What is diabetic ketoacidosis?
Diabetic ketoacidosis (DKA) is a serious complication of type 1 diabetes and, much less commonly, of type 2 diabetes. DKA happens when your blood sugar is very high and acidic substances called ketones build up to dangerous levels in your body.
Ketoacidosis shouldn’t be confused with ketosis, which is harmless. Ketosis can occur as a result of an extremely low carbohydrate diet, known as a ketogenic diet, or fasting. DKA only happens when you don’t have enough insulin in your body to process high levels of glucose in the blood.
It’s less common in people with type 2 diabetes because insulin levels don’t usually drop so low; however, it can occur. DKA may be the first sign of type 1 diabetes, as people with this disease can’t make their own insulin.
What are the symptoms of diabetic ketoacidosis?
Symptoms of DKA can appear quickly and may include:
- frequent urination
- extreme thirst
- high blood sugar levels
- high levels of ketones in the urine
- nausea or vomiting
- abdominal pain
- fruity-smelling breath
- a flushed face
- rapid breathing
- dry mouth and skin
DKA is a medical emergency. Call your local emergency services immediately if you think you are experiencing DKA.
If left untreated, DKA can lead to a coma or death. If you use insulin, make sure you discuss the risk of DKA with your healthcare team and have a plan in place. If you have type 1 diabetes, you should have a supply of home urine ketone tests. You can buy these in drug stores or online.
If you have type 1 diabetes and have a blood sugar reading of over 250 milligrams per deciliter (mg/dL) twice, you should test your urine for ketones. You should also test if you are sick or planning on exercising and your blood sugar is 250 mg/dL or higher.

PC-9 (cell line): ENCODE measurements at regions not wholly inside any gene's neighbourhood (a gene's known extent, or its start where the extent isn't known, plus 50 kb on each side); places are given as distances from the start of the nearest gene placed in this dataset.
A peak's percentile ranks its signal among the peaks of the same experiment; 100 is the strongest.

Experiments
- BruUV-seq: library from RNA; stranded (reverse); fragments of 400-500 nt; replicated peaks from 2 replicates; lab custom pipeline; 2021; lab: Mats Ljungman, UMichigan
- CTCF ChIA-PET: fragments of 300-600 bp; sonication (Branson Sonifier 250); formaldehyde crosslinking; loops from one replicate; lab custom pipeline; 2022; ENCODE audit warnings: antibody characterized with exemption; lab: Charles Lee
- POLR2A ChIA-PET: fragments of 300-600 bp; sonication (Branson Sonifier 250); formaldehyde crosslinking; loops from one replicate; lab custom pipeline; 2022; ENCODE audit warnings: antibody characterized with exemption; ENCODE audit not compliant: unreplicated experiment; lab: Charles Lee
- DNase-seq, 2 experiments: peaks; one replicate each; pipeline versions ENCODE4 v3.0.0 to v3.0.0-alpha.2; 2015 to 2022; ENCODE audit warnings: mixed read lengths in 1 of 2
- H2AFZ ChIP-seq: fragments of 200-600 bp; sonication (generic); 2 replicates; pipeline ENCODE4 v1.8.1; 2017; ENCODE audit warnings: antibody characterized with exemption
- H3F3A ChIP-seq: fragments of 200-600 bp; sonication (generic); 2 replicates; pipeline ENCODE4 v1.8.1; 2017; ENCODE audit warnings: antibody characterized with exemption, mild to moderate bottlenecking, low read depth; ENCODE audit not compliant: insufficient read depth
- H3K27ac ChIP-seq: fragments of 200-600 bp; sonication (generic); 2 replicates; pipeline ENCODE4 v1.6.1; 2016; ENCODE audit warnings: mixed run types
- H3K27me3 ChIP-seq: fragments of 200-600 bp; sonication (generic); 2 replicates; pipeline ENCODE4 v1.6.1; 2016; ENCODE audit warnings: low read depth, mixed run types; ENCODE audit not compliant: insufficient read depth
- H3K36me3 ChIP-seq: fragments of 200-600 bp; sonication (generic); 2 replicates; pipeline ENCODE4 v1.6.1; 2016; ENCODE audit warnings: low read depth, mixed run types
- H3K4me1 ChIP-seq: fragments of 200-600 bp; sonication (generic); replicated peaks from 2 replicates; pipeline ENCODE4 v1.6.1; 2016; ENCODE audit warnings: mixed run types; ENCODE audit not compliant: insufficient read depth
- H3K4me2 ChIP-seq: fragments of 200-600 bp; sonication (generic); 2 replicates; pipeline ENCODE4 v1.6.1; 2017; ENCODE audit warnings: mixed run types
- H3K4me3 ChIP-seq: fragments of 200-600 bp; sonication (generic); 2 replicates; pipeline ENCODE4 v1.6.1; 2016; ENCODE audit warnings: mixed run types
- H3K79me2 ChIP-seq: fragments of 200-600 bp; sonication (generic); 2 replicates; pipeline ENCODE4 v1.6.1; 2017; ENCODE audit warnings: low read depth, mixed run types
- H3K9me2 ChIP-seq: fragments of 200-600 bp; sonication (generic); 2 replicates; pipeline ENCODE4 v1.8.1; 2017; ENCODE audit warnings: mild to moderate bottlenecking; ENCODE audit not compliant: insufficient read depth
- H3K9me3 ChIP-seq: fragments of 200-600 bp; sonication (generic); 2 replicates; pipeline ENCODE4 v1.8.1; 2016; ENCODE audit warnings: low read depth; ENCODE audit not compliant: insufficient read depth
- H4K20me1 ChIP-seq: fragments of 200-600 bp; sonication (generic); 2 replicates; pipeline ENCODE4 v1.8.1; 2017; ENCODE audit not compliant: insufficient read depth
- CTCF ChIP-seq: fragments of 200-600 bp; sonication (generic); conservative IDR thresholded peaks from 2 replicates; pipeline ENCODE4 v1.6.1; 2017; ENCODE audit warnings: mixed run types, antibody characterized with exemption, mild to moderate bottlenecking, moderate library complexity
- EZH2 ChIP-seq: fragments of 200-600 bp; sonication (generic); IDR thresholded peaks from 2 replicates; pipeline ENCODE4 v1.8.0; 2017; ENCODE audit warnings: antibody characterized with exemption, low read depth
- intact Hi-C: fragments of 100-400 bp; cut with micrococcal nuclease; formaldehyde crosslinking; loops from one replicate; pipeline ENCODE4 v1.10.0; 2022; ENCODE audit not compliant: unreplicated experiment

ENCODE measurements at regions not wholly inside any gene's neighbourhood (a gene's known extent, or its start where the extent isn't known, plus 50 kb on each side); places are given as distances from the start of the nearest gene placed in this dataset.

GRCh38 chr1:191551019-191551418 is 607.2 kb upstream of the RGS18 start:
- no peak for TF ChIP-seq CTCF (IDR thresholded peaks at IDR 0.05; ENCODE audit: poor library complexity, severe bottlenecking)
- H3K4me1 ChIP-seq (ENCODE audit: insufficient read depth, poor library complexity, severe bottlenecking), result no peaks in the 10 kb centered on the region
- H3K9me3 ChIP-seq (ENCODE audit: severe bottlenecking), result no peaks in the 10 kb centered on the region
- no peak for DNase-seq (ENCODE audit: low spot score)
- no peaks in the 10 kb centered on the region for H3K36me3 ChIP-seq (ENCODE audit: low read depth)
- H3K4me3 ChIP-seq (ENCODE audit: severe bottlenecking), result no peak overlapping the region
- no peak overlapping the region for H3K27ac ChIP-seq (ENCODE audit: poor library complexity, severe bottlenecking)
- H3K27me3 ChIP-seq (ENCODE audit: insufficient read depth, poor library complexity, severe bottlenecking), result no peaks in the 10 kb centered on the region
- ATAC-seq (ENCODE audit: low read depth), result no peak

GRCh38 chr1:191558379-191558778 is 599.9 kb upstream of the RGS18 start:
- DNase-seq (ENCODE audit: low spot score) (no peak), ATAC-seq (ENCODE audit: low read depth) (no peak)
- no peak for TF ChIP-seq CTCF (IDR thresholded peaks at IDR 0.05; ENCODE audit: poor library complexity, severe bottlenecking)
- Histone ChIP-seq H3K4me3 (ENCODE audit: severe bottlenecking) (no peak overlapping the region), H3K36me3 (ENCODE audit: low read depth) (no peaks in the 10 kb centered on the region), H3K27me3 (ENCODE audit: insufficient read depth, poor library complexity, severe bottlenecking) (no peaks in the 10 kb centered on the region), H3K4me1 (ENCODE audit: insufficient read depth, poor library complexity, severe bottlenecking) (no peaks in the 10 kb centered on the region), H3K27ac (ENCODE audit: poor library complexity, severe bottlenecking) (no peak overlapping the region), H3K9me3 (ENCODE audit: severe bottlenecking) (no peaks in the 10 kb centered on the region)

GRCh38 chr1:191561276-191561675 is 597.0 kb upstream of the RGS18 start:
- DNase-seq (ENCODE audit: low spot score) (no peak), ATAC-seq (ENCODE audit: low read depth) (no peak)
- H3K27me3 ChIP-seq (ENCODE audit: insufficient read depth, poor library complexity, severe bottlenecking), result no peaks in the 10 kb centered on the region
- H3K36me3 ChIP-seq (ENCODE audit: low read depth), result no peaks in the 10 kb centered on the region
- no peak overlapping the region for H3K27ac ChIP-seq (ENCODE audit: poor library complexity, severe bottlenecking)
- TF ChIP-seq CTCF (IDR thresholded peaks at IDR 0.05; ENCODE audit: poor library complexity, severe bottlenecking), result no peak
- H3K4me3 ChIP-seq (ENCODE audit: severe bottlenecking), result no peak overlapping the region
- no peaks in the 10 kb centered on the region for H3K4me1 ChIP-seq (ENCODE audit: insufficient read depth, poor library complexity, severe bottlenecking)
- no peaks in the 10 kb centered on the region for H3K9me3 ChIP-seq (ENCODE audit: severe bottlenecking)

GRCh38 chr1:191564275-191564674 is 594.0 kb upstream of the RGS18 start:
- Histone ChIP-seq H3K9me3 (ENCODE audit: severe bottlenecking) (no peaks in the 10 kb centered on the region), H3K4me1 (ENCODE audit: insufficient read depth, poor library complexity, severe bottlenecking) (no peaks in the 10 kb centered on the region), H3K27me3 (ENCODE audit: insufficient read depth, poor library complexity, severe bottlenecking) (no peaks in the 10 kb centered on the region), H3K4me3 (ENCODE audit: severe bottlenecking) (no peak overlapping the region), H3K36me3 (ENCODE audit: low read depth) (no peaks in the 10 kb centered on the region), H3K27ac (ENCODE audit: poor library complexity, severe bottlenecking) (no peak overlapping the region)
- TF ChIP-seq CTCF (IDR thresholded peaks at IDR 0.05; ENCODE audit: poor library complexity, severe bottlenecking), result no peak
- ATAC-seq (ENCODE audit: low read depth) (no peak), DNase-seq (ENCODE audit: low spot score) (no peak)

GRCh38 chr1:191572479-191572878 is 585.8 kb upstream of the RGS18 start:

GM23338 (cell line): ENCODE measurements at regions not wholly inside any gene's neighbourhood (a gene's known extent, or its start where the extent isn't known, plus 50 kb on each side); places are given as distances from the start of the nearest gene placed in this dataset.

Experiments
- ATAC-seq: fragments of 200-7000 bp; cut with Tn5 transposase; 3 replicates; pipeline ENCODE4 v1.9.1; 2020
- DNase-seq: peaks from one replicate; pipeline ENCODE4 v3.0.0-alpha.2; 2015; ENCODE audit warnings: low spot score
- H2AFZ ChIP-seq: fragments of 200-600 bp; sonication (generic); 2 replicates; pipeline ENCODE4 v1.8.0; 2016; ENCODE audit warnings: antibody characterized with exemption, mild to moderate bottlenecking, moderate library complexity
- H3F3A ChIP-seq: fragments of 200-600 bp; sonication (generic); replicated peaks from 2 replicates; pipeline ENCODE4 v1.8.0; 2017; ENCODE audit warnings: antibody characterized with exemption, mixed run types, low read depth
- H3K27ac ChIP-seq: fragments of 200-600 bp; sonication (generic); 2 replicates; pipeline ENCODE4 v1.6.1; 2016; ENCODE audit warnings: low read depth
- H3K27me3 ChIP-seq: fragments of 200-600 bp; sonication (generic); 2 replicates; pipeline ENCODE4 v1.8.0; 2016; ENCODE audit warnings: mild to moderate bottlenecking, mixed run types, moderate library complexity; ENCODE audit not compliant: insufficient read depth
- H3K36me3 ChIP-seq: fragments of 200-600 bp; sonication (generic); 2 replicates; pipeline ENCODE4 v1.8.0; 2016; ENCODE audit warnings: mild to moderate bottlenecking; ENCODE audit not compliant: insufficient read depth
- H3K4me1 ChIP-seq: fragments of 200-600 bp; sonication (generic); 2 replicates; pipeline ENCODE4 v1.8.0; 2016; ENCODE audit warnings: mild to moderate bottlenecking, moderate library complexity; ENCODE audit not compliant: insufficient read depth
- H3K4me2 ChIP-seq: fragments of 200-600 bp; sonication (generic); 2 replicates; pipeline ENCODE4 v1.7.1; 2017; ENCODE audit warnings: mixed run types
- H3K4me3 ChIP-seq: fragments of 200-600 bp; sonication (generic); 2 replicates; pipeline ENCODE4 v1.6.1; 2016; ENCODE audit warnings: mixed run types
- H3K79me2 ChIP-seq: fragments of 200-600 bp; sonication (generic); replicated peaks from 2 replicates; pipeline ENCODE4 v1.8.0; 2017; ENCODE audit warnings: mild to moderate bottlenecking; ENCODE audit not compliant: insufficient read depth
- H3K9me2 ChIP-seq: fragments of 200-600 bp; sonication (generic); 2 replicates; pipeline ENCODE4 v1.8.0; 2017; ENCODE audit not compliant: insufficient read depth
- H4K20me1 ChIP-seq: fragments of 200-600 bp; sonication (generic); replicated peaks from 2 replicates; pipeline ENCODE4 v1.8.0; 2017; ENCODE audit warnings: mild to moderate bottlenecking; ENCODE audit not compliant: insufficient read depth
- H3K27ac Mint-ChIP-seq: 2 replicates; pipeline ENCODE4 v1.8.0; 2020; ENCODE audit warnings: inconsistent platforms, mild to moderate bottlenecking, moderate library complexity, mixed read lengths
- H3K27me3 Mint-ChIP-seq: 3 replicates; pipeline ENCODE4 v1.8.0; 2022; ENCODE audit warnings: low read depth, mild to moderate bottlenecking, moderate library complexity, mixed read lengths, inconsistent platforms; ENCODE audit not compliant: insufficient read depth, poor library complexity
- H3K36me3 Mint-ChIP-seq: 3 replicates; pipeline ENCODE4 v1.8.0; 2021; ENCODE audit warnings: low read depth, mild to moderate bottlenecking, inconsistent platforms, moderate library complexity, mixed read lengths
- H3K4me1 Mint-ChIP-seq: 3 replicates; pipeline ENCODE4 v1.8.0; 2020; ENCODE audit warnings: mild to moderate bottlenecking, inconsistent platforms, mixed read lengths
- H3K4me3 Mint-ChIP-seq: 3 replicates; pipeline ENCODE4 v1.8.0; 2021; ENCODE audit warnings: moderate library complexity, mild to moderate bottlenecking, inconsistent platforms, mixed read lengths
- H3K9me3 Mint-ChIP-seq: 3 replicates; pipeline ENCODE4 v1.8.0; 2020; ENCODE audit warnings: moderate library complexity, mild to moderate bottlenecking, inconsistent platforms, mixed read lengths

Call your doctor if moderate or high levels of ketones are present. Always seek medical help if you suspect you are progressing to DKA.
How is diabetic ketoacidosis treated?
The treatment for DKA usually involves a combination of approaches to normalize blood sugar and insulin levels. If you’re diagnosed with DKA but haven’t yet been diagnosed with diabetes, your doctor will create a diabetes treatment plan to keep ketoacidosis from recurring.
Infection can increase the risk of DKA. If your DKA is a result of an infection or illness, your doctor will treat that as well, usually with antibiotics.
At the hospital, your physician will likely give you fluids. If possible, they can give them orally, but you may have to receive fluids through an IV. Fluid replacement helps treat dehydration, which can cause even higher blood sugar levels.
Insulin will likely be administered to you intravenously until your blood sugar level falls below 240 mg/dL. When your blood sugar level is within an acceptable range, your doctor will work with you to help you avoid DKA in the future.
When your insulin levels are too low, your body’s electrolytes can also become abnormally low. Electrolytes are electrically charged minerals that help your body, including the heart and nerves, function properly. Electrolyte replacement is also commonly done through an IV.